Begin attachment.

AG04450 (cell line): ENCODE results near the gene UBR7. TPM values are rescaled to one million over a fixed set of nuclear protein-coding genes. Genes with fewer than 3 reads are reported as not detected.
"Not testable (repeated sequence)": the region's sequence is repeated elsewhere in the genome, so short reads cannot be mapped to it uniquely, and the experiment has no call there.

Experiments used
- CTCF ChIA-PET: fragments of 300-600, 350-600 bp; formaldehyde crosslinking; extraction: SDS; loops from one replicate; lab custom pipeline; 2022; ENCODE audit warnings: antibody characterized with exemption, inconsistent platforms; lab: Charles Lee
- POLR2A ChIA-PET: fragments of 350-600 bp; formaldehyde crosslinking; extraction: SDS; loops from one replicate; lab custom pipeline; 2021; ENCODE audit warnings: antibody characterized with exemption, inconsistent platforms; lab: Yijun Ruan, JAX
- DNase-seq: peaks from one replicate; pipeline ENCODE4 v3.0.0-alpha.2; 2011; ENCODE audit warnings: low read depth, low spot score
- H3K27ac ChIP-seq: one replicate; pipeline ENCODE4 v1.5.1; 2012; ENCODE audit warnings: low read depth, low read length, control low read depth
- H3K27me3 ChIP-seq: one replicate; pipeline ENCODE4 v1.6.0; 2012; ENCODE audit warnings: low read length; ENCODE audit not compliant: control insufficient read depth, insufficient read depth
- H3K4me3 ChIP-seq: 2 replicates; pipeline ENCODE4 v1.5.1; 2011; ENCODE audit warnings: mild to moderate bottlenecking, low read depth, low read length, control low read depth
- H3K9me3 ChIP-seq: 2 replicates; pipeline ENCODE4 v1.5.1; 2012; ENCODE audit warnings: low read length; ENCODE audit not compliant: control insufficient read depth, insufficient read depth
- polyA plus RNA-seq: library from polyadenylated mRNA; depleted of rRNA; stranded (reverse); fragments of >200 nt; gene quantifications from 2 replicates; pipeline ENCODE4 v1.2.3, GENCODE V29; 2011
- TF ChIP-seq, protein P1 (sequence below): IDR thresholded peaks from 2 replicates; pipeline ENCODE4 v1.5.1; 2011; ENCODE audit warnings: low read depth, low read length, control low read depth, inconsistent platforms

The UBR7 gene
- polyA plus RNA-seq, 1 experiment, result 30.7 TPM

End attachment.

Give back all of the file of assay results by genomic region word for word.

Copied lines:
AG04450 (cell line): ENCODE results near the gene UBR7. TPM values are rescaled to one million over a fixed set of nuclear protein-coding genes. Genes with fewer than 3 reads are reported as not detected.
"Not testable (repeated sequence)": the region's sequence is repeated elsewhere in the genome, so short reads cannot be mapped to it uniquely, and the experiment has no call there.

Experiments used
- CTCF ChIA-PET: fragments of 300-600, 350-600 bp; formaldehyde crosslinking; extraction: SDS; loops from one replicate; lab custom pipeline; 2022; ENCODE audit warnings: antibody characterized with exemption, inconsistent platforms; lab: Charles Lee
- POLR2A ChIA-PET: fragments of 350-600 bp; formaldehyde crosslinking; extraction: SDS; loops from one replicate; lab custom pipeline; 2021; ENCODE audit warnings: antibody characterized with exemption, inconsistent platforms; lab: Yijun Ruan, JAX
- DNase-seq: peaks from one replicate; pipeline ENCODE4 v3.0.0-alpha.2; 2011; ENCODE audit warnings: low read depth, low spot score
- H3K27ac ChIP-seq: one replicate; pipeline ENCODE4 v1.5.1; 2012; ENCODE audit warnings: low read depth, low read length, control low read depth
- H3K27me3 ChIP-seq: one replicate; pipeline ENCODE4 v1.6.0; 2012; ENCODE audit warnings: low read length; ENCODE audit not compliant: control insufficient read depth, insufficient read depth
- H3K4me3 ChIP-seq: 2 replicates; pipeline ENCODE4 v1.5.1; 2011; ENCODE audit warnings: mild to moderate bottlenecking, low read depth, low read length, control low read depth
- H3K9me3 ChIP-seq: 2 replicates; pipeline ENCODE4 v1.5.1; 2012; ENCODE audit warnings: low read length; ENCODE audit not compliant: control insufficient read depth, insufficient read depth
- polyA plus RNA-seq: library from polyadenylated mRNA; depleted of rRNA; stranded (reverse); fragments of >200 nt; gene quantifications from 2 replicates; pipeline ENCODE4 v1.2.3, GENCODE V29; 2011
- TF ChIP-seq, protein P1 (sequence below): IDR thresholded peaks from 2 replicates; pipeline ENCODE4 v1.5.1; 2011; ENCODE audit warnings: low read depth, low read length, control low read depth, inconsistent platforms

The UBR7 gene
- polyA plus RNA-seq, 1 experiment, result 30.7 TPM